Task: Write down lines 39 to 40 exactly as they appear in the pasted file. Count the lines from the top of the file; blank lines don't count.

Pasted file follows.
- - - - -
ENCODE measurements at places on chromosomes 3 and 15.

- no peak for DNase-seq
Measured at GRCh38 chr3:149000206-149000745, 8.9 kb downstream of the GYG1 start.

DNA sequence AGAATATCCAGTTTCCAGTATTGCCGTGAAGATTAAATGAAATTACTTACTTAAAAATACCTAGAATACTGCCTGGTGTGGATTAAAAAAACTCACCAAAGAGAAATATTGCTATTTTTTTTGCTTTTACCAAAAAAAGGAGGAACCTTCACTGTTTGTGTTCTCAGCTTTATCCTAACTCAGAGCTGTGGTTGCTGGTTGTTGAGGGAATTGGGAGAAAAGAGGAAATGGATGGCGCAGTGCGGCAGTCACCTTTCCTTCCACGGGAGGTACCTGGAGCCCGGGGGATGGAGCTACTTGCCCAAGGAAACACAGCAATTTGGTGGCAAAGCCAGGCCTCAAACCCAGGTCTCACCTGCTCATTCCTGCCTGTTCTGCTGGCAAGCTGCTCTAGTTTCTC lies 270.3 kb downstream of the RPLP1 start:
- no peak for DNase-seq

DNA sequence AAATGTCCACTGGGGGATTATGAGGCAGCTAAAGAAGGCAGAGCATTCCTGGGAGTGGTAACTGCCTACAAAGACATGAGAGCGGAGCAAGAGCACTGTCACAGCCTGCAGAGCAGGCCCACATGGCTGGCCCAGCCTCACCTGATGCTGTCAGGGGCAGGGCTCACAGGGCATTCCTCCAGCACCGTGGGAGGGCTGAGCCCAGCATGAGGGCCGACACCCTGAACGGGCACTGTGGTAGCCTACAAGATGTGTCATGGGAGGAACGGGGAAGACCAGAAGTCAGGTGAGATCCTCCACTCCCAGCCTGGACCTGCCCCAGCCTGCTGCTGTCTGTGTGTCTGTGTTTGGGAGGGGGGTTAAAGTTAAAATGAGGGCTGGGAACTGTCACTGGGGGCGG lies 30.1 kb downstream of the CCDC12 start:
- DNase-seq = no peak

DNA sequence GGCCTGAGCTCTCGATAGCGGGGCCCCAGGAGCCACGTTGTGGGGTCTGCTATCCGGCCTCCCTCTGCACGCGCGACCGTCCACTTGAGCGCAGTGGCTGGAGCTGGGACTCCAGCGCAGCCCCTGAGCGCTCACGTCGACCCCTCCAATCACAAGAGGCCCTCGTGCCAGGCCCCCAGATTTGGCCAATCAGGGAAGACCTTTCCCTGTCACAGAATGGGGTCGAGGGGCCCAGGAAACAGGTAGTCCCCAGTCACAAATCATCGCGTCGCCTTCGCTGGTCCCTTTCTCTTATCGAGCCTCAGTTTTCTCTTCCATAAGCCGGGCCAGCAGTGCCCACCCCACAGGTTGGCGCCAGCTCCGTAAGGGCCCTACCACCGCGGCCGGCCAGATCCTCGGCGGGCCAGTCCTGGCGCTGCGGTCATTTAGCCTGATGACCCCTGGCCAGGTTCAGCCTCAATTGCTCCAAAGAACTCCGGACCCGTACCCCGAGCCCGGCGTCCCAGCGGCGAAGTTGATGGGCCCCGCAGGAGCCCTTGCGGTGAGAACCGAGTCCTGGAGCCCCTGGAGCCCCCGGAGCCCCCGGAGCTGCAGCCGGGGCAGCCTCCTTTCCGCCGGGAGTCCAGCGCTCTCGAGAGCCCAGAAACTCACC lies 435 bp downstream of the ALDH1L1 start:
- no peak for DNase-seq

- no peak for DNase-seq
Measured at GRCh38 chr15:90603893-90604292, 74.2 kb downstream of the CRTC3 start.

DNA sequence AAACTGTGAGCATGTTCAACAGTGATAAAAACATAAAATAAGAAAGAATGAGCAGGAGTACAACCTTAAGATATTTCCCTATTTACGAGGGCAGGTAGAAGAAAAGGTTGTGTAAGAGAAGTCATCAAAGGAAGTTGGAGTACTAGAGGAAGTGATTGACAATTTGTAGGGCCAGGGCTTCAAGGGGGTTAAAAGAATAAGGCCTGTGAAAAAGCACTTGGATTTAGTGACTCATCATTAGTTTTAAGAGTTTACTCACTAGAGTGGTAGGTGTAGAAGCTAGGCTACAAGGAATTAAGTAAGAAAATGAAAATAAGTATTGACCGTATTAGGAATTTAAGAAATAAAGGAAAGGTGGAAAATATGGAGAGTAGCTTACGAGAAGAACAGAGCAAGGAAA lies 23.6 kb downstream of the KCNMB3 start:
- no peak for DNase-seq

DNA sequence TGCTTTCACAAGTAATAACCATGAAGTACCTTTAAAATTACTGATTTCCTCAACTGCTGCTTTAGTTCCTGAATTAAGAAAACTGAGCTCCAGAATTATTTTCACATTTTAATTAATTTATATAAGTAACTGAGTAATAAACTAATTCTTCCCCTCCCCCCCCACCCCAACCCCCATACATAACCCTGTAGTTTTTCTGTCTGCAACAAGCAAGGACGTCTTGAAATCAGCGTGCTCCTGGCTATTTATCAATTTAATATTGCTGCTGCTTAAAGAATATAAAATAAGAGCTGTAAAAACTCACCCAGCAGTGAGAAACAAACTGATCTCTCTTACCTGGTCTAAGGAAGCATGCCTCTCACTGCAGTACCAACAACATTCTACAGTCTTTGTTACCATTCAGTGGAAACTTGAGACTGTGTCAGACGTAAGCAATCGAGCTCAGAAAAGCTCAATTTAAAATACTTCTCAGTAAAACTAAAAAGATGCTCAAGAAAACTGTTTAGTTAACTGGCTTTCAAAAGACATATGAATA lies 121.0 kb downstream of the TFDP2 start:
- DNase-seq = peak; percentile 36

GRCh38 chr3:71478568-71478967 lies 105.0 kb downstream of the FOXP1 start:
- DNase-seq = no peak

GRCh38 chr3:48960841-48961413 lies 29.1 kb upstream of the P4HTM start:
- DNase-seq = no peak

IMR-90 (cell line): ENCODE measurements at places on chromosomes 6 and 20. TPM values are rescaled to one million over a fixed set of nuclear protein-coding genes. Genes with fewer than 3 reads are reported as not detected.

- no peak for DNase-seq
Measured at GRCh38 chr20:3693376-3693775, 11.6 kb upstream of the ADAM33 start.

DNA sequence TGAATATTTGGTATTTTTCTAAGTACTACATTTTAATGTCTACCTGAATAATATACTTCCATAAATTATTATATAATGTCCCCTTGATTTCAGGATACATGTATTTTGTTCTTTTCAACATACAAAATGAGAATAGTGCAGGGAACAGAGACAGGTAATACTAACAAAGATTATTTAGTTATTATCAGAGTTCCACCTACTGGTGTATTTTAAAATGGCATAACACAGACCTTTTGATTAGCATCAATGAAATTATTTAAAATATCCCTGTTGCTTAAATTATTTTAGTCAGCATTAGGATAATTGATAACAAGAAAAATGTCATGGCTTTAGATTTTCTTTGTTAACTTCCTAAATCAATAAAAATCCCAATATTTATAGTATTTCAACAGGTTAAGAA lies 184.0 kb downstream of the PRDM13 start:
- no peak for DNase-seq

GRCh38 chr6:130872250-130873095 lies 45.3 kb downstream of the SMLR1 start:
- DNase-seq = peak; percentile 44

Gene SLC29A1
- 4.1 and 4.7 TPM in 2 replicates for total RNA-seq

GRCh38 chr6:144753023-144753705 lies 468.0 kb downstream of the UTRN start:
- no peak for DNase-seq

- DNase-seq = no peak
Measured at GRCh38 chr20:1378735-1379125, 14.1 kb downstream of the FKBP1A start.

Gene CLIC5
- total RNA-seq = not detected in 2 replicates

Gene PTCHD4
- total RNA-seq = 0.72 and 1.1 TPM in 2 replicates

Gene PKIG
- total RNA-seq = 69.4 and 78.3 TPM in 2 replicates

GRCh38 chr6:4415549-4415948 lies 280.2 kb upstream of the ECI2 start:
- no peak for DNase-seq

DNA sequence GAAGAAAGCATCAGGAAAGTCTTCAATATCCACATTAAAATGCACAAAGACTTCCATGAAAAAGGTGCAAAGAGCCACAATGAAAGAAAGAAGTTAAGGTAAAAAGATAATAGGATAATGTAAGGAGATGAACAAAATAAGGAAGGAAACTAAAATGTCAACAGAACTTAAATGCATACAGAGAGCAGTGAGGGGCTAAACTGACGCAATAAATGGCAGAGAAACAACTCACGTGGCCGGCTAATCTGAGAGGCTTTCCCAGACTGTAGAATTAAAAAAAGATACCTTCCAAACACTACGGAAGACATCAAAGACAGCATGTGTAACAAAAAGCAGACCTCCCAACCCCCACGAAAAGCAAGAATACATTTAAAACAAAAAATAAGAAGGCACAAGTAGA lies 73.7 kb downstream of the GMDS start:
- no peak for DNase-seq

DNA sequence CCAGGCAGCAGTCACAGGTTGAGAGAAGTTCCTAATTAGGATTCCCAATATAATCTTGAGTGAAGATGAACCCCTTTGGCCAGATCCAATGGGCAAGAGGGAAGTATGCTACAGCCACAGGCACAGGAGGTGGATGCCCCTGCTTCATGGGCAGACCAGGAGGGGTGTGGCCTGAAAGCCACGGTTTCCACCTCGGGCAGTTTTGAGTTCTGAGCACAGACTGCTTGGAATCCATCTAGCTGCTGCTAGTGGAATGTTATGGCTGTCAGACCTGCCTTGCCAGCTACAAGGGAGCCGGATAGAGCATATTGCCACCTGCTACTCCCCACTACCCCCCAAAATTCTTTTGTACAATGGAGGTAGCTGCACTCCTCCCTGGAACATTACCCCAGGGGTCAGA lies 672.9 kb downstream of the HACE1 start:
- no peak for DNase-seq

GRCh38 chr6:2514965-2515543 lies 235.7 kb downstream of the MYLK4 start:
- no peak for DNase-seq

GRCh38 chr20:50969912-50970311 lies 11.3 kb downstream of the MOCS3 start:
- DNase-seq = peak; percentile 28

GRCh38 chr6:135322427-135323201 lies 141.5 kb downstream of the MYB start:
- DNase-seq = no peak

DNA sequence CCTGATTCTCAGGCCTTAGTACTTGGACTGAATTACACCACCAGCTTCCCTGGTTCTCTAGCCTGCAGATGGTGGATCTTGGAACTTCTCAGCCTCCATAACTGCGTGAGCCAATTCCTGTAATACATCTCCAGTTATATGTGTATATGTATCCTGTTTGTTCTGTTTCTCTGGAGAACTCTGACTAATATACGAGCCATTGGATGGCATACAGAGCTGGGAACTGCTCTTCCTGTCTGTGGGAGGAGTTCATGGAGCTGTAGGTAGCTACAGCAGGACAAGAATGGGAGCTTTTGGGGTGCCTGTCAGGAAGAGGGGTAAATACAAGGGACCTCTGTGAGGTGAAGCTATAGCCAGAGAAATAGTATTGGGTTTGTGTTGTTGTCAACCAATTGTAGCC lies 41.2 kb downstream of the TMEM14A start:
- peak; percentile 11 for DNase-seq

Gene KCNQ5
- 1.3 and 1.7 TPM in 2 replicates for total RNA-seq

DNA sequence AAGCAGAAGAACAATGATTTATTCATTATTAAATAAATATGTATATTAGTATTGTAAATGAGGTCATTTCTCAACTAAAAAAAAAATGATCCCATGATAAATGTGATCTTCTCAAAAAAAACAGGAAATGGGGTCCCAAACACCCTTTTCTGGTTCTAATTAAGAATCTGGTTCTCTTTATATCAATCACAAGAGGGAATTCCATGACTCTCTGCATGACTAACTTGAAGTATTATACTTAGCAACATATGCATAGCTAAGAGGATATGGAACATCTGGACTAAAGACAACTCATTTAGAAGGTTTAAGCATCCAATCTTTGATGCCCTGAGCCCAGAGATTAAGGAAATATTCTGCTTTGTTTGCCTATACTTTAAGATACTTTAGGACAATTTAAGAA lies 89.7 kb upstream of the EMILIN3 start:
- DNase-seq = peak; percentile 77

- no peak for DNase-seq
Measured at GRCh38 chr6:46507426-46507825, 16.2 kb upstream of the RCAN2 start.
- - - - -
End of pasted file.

GRCh38 chr6:4415549-4415948 lies 280.2 kb upstream of the ECI2 start:
- no peak for DNase-seq